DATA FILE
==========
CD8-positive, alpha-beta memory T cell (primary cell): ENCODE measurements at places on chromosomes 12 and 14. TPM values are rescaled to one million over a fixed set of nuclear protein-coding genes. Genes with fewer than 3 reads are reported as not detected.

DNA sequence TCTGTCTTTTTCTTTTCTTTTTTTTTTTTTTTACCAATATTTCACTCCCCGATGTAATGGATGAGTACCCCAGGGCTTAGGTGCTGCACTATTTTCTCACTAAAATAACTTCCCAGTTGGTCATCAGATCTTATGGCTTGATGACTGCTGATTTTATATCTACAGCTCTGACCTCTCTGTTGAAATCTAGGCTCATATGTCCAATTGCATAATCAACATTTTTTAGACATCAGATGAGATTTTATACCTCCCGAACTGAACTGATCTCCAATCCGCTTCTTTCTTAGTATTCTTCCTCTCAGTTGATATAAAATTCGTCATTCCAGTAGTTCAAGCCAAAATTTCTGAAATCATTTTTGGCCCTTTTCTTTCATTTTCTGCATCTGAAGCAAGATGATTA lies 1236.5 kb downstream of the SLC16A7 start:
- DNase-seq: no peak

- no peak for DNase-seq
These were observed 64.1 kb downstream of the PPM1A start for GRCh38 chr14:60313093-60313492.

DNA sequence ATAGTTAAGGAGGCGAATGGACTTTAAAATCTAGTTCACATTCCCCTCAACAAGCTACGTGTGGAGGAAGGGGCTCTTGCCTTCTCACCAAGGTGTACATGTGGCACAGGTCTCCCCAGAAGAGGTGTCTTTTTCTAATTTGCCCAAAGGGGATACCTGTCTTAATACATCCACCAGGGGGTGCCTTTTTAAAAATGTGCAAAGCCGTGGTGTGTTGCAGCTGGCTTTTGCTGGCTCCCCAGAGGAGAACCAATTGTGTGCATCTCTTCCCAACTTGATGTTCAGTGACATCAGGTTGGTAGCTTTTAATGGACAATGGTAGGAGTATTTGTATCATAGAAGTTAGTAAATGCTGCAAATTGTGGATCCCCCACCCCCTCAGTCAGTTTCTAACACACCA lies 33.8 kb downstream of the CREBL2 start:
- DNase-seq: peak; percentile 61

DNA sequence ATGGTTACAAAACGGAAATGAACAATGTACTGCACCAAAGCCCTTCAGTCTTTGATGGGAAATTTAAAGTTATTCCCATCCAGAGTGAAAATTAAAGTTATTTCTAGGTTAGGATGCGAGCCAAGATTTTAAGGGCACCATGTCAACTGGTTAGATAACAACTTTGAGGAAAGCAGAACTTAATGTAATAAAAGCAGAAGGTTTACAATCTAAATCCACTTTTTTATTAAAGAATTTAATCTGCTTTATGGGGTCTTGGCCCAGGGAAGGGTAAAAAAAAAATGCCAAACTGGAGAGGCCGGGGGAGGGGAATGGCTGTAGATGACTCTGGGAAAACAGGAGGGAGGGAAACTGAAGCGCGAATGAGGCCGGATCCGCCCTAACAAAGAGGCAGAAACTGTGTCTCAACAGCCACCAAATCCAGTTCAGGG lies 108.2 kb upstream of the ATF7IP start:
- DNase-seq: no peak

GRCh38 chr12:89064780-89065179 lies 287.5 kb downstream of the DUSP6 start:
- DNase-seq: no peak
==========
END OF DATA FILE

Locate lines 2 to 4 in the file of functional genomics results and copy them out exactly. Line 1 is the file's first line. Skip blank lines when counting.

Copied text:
DNA sequence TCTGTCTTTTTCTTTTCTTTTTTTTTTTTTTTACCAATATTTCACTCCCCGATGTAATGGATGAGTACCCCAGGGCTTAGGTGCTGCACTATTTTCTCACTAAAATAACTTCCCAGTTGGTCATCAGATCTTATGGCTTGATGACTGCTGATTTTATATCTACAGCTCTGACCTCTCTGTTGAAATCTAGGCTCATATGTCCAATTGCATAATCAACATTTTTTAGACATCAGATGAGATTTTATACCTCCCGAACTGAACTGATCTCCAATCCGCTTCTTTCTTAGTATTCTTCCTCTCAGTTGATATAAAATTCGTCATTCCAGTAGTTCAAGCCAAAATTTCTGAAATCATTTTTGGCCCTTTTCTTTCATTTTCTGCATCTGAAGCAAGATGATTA lies 1236.5 kb downstream of the SLC16A7 start:
- DNase-seq: no peak

- no peak for DNase-seq